The supermarket in South Australia’s Sunshine Coast has announced that it is ending the sale of the popular South Australian fruit market.
The decision comes as local farmers, and some retailers, have called for the market to stay open after complaints about the quality of the products.
In a statement, the South Australian Government said the decision was taken following the complaints and “reassurance from our customers that we will continue to be a fair and welcoming community-owned and operated market”.
The South Australian market has been in operation for more than 100 years, selling fresh fruit and vegetables to locals and tourists alike.
Its members include the state’s largest fruit and vegetable producer, a large dairy farmer and an industrialist.
The decision comes after the Australian Greens announced plans to boycott the market this week, accusing it of running a “harvest farm”.
“In a country of one million people, the Sunnybanks is a place where the farmers are treated as second-class citizens,” said Green Party Senator Josh Frydenberg in a statement.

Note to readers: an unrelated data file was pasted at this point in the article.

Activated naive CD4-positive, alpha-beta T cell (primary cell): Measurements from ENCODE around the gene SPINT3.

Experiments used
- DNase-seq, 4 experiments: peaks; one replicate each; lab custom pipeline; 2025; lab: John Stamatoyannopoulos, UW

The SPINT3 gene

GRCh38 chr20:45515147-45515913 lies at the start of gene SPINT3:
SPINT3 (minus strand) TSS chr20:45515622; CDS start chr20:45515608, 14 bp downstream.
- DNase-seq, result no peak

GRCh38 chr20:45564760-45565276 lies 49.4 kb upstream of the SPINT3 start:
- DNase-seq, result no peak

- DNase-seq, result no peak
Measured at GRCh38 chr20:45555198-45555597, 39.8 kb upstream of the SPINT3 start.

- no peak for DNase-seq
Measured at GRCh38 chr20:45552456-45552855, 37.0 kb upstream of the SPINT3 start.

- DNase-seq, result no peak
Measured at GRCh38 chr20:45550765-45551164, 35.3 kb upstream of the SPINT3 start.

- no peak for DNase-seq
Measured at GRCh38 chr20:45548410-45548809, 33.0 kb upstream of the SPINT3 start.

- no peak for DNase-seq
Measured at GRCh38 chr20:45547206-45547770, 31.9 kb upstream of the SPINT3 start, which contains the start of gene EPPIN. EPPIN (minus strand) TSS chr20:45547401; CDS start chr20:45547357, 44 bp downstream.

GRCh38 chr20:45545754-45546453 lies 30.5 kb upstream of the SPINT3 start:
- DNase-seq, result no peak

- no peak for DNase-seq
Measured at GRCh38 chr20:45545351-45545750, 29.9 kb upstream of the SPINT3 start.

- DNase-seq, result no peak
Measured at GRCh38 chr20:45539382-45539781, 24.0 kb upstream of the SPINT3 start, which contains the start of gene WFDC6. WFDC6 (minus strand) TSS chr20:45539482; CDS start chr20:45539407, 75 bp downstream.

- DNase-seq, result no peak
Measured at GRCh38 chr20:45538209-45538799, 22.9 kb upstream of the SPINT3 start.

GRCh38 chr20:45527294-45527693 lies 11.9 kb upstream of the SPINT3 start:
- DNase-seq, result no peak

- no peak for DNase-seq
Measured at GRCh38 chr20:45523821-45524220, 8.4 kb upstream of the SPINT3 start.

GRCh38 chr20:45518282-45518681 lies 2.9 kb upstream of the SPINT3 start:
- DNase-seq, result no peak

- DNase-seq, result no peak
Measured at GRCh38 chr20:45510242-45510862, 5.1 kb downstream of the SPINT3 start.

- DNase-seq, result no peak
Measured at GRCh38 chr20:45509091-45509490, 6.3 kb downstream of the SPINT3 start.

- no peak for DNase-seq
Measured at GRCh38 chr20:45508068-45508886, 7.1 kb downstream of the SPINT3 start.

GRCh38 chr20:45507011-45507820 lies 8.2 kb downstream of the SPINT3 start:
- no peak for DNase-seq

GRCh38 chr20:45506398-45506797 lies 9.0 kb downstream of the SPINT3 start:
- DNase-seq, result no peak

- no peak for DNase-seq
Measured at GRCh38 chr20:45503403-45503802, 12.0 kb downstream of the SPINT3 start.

“There is an overwhelming majority of South Australians who feel that this market is not a fair market for farmers, is not run by an honest and fair business model and is not fair to our state.”
South Australia’s Department of Agriculture, Fisheries and Forestry said it was committed to maintaining the Sunshine Coast fruit market as an integral part of the local community and that it would continue to monitor the market.
“The department is committed to ensuring that the South Australia fruit market continues to operate in a fair, transparent and open manner,” the department said in a prepared statement.
“We recognise the importance of the community-run market in South Australians’ lives and it is important to the Sunshine coast for the marketplace to continue.”
The Sunnybank fruit sale has been the subject of protests for years and has become a major social event for locals and visitors alike.